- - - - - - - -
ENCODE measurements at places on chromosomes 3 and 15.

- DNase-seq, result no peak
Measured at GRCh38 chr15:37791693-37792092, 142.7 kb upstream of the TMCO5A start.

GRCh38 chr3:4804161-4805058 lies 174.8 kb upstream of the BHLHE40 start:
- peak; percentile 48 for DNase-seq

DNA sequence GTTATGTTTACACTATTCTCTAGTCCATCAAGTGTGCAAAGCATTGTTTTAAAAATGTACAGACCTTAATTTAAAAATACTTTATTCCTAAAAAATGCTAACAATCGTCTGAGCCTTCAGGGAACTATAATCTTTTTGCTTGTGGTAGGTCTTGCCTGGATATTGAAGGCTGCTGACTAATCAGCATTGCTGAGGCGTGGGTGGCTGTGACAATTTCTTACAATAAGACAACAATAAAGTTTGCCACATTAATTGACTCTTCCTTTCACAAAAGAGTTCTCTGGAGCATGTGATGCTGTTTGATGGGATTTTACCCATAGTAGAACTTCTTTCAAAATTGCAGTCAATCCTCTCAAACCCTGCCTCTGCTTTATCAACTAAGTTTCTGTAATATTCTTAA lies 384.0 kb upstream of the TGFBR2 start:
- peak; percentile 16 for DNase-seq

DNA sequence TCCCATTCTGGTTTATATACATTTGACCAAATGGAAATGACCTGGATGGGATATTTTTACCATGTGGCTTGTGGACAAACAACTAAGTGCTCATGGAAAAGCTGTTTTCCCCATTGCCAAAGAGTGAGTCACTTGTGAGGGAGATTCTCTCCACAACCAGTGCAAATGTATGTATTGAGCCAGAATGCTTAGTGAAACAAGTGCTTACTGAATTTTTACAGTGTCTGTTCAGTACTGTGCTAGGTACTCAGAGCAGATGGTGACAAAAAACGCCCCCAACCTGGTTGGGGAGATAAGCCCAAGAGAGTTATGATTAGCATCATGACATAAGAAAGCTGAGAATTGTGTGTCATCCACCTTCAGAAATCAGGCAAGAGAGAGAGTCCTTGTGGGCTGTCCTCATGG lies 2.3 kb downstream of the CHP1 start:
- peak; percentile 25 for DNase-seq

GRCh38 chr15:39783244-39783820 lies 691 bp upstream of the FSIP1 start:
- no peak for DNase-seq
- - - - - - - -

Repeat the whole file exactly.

ENCODE measurements at places on chromosomes 3 and 15.

- DNase-seq, result no peak
Measured at GRCh38 chr15:37791693-37792092, 142.7 kb upstream of the TMCO5A start.

GRCh38 chr3:4804161-4805058 lies 174.8 kb upstream of the BHLHE40 start:
- peak; percentile 48 for DNase-seq

DNA sequence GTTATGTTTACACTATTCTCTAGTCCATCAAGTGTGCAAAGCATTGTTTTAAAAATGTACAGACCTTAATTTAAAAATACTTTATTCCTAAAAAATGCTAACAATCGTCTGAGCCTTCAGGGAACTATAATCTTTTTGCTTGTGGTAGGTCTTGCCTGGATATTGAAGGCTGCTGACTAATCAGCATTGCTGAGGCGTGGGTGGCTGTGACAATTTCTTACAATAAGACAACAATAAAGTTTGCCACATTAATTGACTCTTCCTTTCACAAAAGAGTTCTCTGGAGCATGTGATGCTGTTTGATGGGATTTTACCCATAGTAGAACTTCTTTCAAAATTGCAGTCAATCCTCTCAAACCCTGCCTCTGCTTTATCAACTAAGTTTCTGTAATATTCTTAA lies 384.0 kb upstream of the TGFBR2 start:
- peak; percentile 16 for DNase-seq

DNA sequence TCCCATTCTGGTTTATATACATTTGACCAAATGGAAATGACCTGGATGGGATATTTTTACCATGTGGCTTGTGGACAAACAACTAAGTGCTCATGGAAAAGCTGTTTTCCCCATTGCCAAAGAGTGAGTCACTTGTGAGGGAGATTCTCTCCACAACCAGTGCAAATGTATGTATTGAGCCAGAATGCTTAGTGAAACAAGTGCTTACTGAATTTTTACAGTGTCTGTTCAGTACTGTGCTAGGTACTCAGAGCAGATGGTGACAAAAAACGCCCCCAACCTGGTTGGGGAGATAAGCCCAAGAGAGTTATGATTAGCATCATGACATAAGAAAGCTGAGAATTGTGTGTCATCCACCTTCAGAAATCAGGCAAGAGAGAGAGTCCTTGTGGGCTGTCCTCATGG lies 2.3 kb downstream of the CHP1 start:
- peak; percentile 25 for DNase-seq

GRCh38 chr15:39783244-39783820 lies 691 bp upstream of the FSIP1 start:
- no peak for DNase-seq